In particle physics, a relativistic particle is an elementary particle with kinetic energy greater than or equal to its rest-mass energy given by Einstein's relation, , or specifically, of which the velocity is comparable to the speed of light . [1]

This is achieved by photons to the extent that effects described by special relativity are able to describe those of such particles themselves. Several approaches exist as a means of describing the motion of single and multiple relativistic particles, with a prominent example being postulations through the Dirac equation of single particle motion. [2]

Since the energy-momentum relation of an particle can be written as:[3]

 

 

 

 

(1)

where is the energy, is the momentum, and is the rest mass, when the rest mass tends to be zero, e.g. for a photon, or the momentum tends to be large, e.g. for a large-speed proton, this relation will collapses into a linear dispersion, i.e.

 

 

 

 

(2)

This is different from the parabolic energy-momentum relation for classical particles. Thus, in practice, the linearity or the non-parabolicity of the energy-momentum relation is considered as a key feature for relativistic particles. These two types of relativistic particles are remarked as massless and massive, respectively.

In experiments, massive particles are relativistic when their kinetic energy is comparable to or greater than the energy corresponding to their rest mass. In other words, a massive particle is relativistic when its total mass-energy is at least twice its rest mass. This condition implies that the speed of the particle is close to the speed of light. According to the Lorentz factor formula, this requires the particle to move at roughly 85% of the speed of light. Such relativistic particles are generated in particle accelerators,[a] as well as naturally occurring in cosmic radiation.[b] In astrophysics, jets of relativistic plasma are produced by the centers of active galaxies and quasars. [4]

A charged relativistic particle crossing the interface of two media with different dielectric constants emits transition radiation. This is exploited in the transition radiation detectors of high-velocity particles. [5]

Desktop relativistic particles

Relativistic electrons can also exist in some solid state materials,[6][7][8][9] including semimetals such as graphene,[6] topological insulators,[10] bismuth antimony alloys,[11] and semiconductors such as transitional metal dichalcogenide [12] and black phosphorene layers.[13] These lattice confined electrons with relativistic effects that can be described using the Dirac equation are also called desktop relativistic electrons or Dirac electrons.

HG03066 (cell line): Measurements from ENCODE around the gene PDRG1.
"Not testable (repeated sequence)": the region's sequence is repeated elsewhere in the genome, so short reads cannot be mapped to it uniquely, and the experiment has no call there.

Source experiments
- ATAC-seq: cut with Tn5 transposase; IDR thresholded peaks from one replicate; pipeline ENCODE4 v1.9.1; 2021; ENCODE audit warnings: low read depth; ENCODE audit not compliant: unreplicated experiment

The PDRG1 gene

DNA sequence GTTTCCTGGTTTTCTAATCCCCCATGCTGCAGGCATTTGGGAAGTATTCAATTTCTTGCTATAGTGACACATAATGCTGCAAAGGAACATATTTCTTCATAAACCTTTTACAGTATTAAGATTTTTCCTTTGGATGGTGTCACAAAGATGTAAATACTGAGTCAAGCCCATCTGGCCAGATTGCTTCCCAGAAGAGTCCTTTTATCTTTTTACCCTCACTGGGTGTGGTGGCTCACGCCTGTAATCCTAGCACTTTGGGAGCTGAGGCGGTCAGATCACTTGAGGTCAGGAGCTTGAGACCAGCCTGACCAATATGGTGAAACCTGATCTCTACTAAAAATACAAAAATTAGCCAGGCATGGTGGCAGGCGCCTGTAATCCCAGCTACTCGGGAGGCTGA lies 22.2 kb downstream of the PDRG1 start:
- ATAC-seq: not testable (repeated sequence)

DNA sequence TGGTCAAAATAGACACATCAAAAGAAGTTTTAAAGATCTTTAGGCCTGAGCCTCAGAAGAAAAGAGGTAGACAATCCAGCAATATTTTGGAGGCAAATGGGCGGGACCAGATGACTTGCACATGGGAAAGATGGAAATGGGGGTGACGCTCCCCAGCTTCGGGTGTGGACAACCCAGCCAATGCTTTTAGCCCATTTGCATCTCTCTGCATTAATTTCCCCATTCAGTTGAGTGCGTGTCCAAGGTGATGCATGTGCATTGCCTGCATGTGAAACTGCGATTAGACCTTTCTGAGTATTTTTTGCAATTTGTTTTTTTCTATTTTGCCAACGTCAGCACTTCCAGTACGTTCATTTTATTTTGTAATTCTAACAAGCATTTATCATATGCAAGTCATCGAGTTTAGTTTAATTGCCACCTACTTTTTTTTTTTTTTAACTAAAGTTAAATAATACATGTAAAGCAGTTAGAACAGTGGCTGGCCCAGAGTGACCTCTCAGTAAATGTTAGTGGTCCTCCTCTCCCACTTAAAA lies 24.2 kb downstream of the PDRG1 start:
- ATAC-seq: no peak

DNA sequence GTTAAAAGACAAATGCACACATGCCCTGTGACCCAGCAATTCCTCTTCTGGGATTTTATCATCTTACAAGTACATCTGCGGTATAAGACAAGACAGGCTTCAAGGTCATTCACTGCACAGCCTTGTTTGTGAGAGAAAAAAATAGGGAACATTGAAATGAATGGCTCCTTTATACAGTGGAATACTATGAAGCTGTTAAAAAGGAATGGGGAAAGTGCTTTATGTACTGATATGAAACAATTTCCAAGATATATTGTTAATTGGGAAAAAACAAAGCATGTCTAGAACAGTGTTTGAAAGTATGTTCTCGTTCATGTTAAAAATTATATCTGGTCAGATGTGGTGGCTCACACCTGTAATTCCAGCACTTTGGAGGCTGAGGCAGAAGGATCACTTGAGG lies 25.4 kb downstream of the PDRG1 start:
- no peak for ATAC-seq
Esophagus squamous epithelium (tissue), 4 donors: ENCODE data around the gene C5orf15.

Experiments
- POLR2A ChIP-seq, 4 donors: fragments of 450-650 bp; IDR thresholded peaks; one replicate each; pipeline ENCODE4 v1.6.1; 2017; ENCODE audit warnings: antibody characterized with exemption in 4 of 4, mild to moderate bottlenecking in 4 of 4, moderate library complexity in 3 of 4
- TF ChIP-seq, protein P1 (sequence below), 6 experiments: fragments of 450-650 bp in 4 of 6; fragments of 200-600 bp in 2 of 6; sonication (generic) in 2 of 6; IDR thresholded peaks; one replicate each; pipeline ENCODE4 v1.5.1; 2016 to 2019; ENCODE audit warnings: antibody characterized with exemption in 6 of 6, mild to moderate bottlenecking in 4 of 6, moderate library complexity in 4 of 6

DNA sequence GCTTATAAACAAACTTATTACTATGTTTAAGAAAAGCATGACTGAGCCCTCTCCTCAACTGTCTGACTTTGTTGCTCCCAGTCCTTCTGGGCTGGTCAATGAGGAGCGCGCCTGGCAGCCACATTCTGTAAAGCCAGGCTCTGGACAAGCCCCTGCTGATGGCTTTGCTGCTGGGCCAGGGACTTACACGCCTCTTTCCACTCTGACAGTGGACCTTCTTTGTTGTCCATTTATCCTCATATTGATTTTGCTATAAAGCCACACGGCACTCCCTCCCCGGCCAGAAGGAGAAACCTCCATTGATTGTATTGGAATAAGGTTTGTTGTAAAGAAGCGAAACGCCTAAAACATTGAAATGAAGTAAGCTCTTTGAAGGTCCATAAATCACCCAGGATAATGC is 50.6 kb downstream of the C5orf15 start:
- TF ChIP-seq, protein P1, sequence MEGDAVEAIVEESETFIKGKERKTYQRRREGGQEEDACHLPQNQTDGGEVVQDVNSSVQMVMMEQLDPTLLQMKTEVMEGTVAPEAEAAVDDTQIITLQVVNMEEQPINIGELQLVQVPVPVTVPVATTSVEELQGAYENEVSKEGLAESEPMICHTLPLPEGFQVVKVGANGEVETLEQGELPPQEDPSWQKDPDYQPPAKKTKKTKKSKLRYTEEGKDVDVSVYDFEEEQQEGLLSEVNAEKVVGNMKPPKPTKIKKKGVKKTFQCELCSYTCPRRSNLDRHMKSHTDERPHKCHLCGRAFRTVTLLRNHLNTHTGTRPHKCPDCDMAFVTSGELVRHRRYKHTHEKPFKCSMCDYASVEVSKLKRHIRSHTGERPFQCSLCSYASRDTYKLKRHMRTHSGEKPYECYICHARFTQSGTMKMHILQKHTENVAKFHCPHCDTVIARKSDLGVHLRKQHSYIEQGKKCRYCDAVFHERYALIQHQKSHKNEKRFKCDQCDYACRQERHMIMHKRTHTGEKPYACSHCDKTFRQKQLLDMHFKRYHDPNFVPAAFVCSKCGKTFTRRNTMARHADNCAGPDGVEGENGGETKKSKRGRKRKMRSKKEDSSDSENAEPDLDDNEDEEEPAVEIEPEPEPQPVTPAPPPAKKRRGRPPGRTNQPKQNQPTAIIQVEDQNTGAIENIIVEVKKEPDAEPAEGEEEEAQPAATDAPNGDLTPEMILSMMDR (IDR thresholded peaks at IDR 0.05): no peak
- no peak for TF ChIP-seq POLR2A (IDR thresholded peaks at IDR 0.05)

See also

Notes

  1. ^ For example, at the Large Hadron Collider operating with a collision energy of 13 TeV, a relativistic proton has a mass-energy 6,927 times greater than its rest mass and travels at 99.999998958160351322% of the speed of light.
  2. ^ An example of this is the Oh-My-God particle.

References

  1. ^ Stacy, J. Gregory; Vestrand, W. Thomas (2003). "Gamma-Ray Astronomy". Encyclopedia of Physical Science and Technology (Third ed.). Academic Press. p. 397-432. ISBN 978-0122274107.
  2. ^ Enzo, Zanchini (2010). "Mass, Momentum and Kinetic Energy of a Relativistic Particle". European Journal of Physics. 31 (4): 763–773. Bibcode:2010EJPh...31..763Z. doi:10.1088/0143-0807/31/4/006. S2CID 121326562.
  3. ^ D. McMahon (2008). Quantum Field Theory. DeMystified. Mc Graw Hill (USA). pp. 11, 88. ISBN 978-0-07-154382-8.
  4. ^ Gibbons, Gary William. "Relativstic mechanics". Encyclopaedia Britannica. Retrieved June 6, 2021.
  5. ^ Yuan, Luke C. L. (2000). "A novel transition radiation detector utilizing superconducting microspheres for measuring the energy of relativistic high-energy charged particles". Nuclear Instruments and Methods in Physics Research Section A: Accelerators, Spectrometers, Detectors and Associated Equipment. 441 (3): 479–482. Bibcode:2000NIMPA.441..479Y. doi:10.1016/S0168-9002(99)00979-1.
  6. ^ a b Novoselov, K.S.; Geim, A.K. (2007). "The rise of graphene". Nature Materials. 6 (3): 183–191. Bibcode:2007NatMa...6..183G. doi:10.1038/nmat1849. PMID 17330084. S2CID 14647602.
  7. ^ Hasan, M.Z.; Kane, C.L. (2010). "Topological Insulators". Rev. Mod. Phys. 82 (4): 3045. arXiv:1002.3895. doi:10.1103/revmodphys.82.3045. S2CID 260682103.
  8. ^ "Superconductors: Dirac cones come in pairs". Advanced Institute for Materials Research. wpi-aimr.tohoku.ac.jp. Research Highlights. Tohoku University. 29 Aug 2011. Retrieved 2 Mar 2018.[permanent dead link]
  9. ^ Basic Research Needs for Microelectronics. US Department of Energy, Office of Science, 23–25 October 2018.
  10. ^ Hsieh, David (2008). "A topological Dirac insulator in a quantum spin Hall phase". Nature. 452 (7190): 970–974. arXiv:0902.1356. Bibcode:2008Natur.452..970H. doi:10.1038/nature06843. PMID 18432240. S2CID 4402113.
  11. ^ Dirac cones could exist in bismuth–antimony films. Physics World, Institute of Physics, 17 April 2012.
  12. ^ Diaz, Horacio Coy (2015). "Direct Observation of Interlayer Hybridization and Dirac Relativistic Carriers in Graphene/MoS2 van der Waals Heterostructures". Nano Letters. 15 (2): 1135–1140. Bibcode:2015NanoL..15.1135C. doi:10.1021/nl504167y. PMID 25629211.
  13. ^ Francesca, Telesio (2022). "Evidence of Josephson Coupling in a Few-Layer Black Phosphorus Planar Josephson Junction". ACS Nano. 16 (3): 3538–3545. doi:10.1021/acsnano.1c09315. PMC 8945388. PMID 35099941.